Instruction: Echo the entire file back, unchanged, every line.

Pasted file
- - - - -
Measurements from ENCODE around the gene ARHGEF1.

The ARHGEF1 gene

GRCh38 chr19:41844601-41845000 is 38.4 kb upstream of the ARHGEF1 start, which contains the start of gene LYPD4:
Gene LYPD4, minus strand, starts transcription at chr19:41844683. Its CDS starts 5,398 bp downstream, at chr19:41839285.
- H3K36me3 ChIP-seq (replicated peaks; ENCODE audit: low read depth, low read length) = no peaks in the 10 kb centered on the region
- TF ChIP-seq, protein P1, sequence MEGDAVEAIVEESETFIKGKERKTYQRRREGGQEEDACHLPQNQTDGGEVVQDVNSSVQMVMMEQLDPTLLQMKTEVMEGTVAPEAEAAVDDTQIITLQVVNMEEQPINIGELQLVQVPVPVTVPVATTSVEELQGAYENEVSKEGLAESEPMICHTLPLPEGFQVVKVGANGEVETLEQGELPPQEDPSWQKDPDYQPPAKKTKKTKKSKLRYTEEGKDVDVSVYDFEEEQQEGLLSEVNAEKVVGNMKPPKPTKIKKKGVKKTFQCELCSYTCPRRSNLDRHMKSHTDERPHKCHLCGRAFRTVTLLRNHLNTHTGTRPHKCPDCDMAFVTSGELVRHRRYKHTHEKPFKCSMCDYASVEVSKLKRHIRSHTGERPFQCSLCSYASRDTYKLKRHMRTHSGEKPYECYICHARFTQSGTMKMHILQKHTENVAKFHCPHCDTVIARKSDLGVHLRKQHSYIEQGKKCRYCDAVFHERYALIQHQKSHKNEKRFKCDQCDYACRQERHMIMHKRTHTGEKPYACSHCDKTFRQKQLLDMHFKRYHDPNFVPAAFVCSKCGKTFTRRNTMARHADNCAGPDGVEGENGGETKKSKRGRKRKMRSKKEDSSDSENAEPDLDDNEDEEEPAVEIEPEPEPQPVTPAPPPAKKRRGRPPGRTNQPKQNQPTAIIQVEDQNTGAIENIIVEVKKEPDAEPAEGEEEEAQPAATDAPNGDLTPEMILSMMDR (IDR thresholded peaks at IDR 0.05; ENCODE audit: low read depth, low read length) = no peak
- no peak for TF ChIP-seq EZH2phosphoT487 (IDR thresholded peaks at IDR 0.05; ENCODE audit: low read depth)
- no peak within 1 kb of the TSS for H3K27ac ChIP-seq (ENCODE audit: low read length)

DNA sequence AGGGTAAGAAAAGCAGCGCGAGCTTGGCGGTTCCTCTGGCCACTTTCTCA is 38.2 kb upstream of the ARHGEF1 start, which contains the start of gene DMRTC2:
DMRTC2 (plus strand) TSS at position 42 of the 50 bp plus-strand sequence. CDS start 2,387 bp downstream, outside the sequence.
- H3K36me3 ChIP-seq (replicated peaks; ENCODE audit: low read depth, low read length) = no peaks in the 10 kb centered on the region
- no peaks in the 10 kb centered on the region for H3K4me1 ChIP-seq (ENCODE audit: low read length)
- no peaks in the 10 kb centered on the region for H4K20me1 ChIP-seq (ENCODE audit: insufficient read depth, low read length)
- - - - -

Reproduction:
Measurements from ENCODE around the gene ARHGEF1.

The ARHGEF1 gene

GRCh38 chr19:41844601-41845000 is 38.4 kb upstream of the ARHGEF1 start, which contains the start of gene LYPD4:
Gene LYPD4, minus strand, starts transcription at chr19:41844683. Its CDS starts 5,398 bp downstream, at chr19:41839285.
- H3K36me3 ChIP-seq (replicated peaks; ENCODE audit: low read depth, low read length) = no peaks in the 10 kb centered on the region
- TF ChIP-seq, protein P1, sequence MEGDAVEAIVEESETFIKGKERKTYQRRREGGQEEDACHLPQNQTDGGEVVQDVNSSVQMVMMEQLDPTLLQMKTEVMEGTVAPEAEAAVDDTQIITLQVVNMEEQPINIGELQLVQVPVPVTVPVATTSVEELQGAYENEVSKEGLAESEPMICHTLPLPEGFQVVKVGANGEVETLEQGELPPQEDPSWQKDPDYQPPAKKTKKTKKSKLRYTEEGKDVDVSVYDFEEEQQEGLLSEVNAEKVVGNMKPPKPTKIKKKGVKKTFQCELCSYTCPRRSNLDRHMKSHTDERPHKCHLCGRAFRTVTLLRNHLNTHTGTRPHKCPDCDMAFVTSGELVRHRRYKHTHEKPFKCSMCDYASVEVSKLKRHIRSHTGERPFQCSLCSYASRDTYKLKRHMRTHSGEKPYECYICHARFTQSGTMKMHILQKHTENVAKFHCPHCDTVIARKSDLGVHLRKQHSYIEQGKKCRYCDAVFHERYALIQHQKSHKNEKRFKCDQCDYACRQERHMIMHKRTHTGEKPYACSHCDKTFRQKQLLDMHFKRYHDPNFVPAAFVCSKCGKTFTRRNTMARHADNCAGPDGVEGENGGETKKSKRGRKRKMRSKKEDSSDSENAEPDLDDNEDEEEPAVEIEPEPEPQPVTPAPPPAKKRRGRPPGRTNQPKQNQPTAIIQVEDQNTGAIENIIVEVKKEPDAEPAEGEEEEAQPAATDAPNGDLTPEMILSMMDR (IDR thresholded peaks at IDR 0.05; ENCODE audit: low read depth, low read length) = no peak
- no peak for TF ChIP-seq EZH2phosphoT487 (IDR thresholded peaks at IDR 0.05; ENCODE audit: low read depth)
- no peak within 1 kb of the TSS for H3K27ac ChIP-seq (ENCODE audit: low read length)

DNA sequence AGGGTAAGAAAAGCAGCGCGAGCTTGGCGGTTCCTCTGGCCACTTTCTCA is 38.2 kb upstream of the ARHGEF1 start, which contains the start of gene DMRTC2:
DMRTC2 (plus strand) TSS at position 42 of the 50 bp plus-strand sequence. CDS start 2,387 bp downstream, outside the sequence.
- H3K36me3 ChIP-seq (replicated peaks; ENCODE audit: low read depth, low read length) = no peaks in the 10 kb centered on the region
- no peaks in the 10 kb centered on the region for H3K4me1 ChIP-seq (ENCODE audit: low read length)
- no peaks in the 10 kb centered on the region for H4K20me1 ChIP-seq (ENCODE audit: insufficient read depth, low read length)